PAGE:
1. If any new subscription comes in, and if that new subscription results in Quantum Long Term Equity Value Fund having to buy any share that it currently owns in its portfolio which will:
    • Require the fund to buy more than 10% of the average volume of shares traded in that share for the past 5 days,
    • If past data shows that any order over 10% of daily trading volume results in a spike in price,
  2. THEN

  3. Send Ajit's father a message on his mobile phone at 4 pm of that day, after all subscriptions for the Fund are tallied, and instruct him to call his broker and buy 100 shares of that company at market opening rates the next day.
  4. After sending this alert, self-destroy the message from the server.

My father would love me and shower me with gifts - tax free, mind you.

The poor folks in the movie, The Humming Bird (do see it on Netflix), had to dig for months to build a pipeline of wires to get an edge of speed over the old stock exchange technology platforms.

The poor folks in the alleged NSE scam had to find ways to get their servers co-located on the NSE to make profits and potentially leave footprints and fingerprints.

Today's technology in your mobile phone is apparently superior to the technology which took Neil Armstrong to walk on the moon in July, 1969. Imagine the power of the technology on a dedicated set of servers!

You don't need to waste time or money in digging trenches in snow or in risking the discovery of a server owned by a private broker is lying in a public institution.

Just use the power of technology to silently shave off a few thousand rupees every hour of any collective buy/sell orders.

Offer clients the low-cost mutual fund (as Quantum Mutual Fund offers!), offer financial services at low or zero cost - and make money via other (shady) means.

How will the regulator ever find out?

Or the customer?

As many have said and as has been stated by tech entrepreneurs and venture capitalists, the data you part with, the data you provide which you think allows you to get a service for free - may not be for free: someone can make a lot of money from it.

And, without knowing it, the person who the money is being made from is you.

As financial regulators allow the invasion of technology to disrupt the existing financial firms, they will need to realise that they are potentially placing the necks of the customers under a double-edged sword. If the unfit and the not-so-proper get in, the customer's wallet will disappear - at the speed of light!

Big tech has shown how it can topple governments, influence election results or cause continental rift and shifts, as with the Brexit vote.

Do you believe that picking your pocket is difficult?

Hang on to it tight!


Suggested allocation in Quantum Mutual Funds (after keeping safe money aside)

Quantum Long Term Equity Fund, Quantum Equity Fund of Funds, Quantum ESG India Fund Quantum Gold Savings Fund Quantum Liquid Fund
Why you
should own
it:
An investment for the future and an opportunity to profit from the long term economic growth in India A hedge against a global financial crisis and an "insurance" for your portfolio Cash in hand for any emergency uses but should get better returns than a savings account in a bank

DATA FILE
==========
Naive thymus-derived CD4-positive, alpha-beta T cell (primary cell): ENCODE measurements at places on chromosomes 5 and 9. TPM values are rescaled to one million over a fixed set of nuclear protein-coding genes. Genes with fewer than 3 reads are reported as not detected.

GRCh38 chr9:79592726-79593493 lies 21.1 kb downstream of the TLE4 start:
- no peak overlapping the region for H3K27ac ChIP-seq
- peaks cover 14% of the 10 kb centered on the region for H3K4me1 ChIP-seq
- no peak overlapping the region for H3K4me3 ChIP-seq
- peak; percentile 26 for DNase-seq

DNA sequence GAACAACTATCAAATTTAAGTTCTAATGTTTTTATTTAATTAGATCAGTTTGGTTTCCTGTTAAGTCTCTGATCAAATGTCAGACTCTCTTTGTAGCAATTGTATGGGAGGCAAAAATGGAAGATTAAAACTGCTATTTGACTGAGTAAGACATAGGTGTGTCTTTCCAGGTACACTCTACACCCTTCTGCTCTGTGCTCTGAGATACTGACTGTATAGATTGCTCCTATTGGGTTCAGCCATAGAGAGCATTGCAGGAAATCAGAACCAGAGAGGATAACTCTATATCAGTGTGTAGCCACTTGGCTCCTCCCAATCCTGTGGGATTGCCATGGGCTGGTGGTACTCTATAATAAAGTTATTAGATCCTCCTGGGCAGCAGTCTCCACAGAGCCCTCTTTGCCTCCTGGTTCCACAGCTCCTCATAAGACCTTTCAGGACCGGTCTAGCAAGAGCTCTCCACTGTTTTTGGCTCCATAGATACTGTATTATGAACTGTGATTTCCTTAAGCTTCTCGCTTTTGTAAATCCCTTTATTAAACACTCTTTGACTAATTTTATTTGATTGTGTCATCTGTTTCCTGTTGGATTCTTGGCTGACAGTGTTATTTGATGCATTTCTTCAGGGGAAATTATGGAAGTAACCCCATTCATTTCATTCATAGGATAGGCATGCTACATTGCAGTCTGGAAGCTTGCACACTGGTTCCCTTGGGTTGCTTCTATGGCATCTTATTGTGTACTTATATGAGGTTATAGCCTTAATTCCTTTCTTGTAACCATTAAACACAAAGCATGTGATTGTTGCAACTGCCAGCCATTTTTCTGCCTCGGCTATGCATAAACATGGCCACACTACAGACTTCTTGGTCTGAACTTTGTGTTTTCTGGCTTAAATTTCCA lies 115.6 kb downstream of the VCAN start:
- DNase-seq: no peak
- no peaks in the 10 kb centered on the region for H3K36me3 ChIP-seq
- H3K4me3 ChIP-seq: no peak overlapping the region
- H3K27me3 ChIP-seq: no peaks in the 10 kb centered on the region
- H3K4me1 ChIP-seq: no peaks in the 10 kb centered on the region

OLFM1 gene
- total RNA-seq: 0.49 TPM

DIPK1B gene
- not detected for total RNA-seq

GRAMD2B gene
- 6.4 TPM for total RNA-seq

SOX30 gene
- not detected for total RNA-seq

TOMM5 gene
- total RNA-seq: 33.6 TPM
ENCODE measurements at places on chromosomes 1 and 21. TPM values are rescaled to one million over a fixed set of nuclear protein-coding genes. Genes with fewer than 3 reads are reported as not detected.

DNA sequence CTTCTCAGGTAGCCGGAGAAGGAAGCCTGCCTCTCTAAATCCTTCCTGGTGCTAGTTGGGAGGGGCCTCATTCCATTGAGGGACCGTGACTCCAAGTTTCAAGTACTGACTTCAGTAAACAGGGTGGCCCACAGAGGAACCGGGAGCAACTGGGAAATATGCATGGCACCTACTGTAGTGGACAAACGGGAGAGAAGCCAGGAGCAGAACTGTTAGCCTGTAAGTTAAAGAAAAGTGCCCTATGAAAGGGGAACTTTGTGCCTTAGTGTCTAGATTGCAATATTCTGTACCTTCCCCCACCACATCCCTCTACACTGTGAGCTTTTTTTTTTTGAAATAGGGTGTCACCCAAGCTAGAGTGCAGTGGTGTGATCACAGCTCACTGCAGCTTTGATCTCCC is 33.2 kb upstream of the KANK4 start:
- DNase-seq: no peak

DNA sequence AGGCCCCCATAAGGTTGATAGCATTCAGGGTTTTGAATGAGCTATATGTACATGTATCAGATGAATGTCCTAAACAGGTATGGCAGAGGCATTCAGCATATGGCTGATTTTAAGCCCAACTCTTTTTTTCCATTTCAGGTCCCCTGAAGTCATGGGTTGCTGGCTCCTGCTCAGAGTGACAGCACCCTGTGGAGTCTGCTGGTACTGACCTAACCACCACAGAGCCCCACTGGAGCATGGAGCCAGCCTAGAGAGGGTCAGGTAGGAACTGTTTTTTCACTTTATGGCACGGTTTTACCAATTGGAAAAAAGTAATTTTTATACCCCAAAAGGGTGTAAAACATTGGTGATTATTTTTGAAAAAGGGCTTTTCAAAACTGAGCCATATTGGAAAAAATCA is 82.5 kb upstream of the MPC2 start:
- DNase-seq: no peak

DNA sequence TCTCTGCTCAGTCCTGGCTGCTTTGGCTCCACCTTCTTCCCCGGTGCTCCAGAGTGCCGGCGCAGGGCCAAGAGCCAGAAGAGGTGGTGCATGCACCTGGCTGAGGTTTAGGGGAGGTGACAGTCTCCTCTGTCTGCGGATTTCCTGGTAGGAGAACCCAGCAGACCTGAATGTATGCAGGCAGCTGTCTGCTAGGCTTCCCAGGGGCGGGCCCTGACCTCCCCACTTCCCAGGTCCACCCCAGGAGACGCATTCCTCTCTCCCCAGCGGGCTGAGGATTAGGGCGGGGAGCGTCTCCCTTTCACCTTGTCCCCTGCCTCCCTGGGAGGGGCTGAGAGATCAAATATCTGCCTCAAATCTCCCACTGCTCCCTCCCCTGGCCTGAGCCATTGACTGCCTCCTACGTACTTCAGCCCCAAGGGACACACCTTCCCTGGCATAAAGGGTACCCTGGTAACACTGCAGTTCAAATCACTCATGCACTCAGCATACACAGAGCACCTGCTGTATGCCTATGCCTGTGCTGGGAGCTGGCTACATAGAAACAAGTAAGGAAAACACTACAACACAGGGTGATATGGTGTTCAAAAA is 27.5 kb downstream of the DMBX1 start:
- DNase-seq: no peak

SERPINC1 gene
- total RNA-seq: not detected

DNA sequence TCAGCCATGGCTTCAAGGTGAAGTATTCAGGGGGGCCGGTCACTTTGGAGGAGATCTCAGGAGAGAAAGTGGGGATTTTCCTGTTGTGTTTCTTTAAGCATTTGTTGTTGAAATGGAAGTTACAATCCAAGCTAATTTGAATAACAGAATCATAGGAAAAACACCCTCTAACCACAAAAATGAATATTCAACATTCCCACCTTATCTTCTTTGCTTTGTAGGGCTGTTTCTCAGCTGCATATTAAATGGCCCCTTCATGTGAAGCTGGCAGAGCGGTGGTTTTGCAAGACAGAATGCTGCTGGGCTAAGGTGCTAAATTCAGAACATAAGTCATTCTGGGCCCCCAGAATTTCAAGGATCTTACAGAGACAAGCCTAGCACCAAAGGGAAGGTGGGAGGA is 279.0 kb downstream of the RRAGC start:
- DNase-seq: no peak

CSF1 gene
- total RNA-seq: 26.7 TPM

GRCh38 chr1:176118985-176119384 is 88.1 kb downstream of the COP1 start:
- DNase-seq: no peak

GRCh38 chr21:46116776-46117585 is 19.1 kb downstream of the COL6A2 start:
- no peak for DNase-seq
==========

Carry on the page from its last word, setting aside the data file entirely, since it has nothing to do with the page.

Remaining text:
Suggested allocation 80% in total in both; Maybe 15% in QLTEF, 10% in Q ESG and 75% in QEFOF 20% Keep aside money to meet your expenses for 12 months to 3 years
Disclaimer: Past performance may or may not be sustained in the future. Mutual Fund investments are subject to market risks, fluctuation in NAV's and uncertainty of dividend distributions. Please read offer documents of the relevant schemes carefully before making any investments. Click here for the detailed risk factors and statutory information"
Disclaimer: The Honest Truth is authored by Ajit Dayal. Ajit is Founder of Quantum Advisors Pvt. Ltd. which is the Sponsor of Quantum Asset Management Company Pvt. Ltd – the Investment Manager of the Quantum Mutual Funds. Ajit is also the Founder of Quantum Information Services which owns Equitymaster and PersonalFN. The views mentioned herein are that of the author only and not of Quantum Advisors, Quantum AMC or Equitymaster. The information provided herein is compiled on the basis of publicly available information, internally developed data and other sources believed to be reliable by the author. The information is meant for general reading purpose only and is not meant to serve as a professional guide / investment advice for the readers. Readers are advised to seek independent professional advice and arrive at an informed investment decision before making any investment. Whilst no specific action has been suggested or offered based upon the information provided herein, due care has been taken to endeavour that the facts are correct, accurate and reasonable as on date. None of the Author, Quantum Advisors, Quantum AMC, Equitymaster, their Affiliates or Representative shall be liable for any direct, indirect, special, incidental, consequential, punitive or exemplary losses or damages including lost profits arising in any way on account of any action taken basis the data / information / views provided in The Honest Truth.

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5 Responses to "Fintech: Theft at Internet Speed?"

Mohit Malkani

Feb 7, 2021

The article demonstrates the importance of regulation of FinTech firms. Incentives need to be provided to whistleblowers and high penalties for breaches by FinTech firms for front-running.

Like 

girish pednekar

Feb 6, 2021

classic examples to explain the concept.

Like 

Erik Bieck

Feb 3, 2021

If only more of the retail investing public knew these details...

Like 

Ravi shah

Feb 2, 2021

WELL EXPLAINED AJIT SIR.THANKS

Like (1)

Philip

Feb 1, 2021

Brilliant as always, Ajit. Please do write a bit more regularly. At least once a week.

Like (1)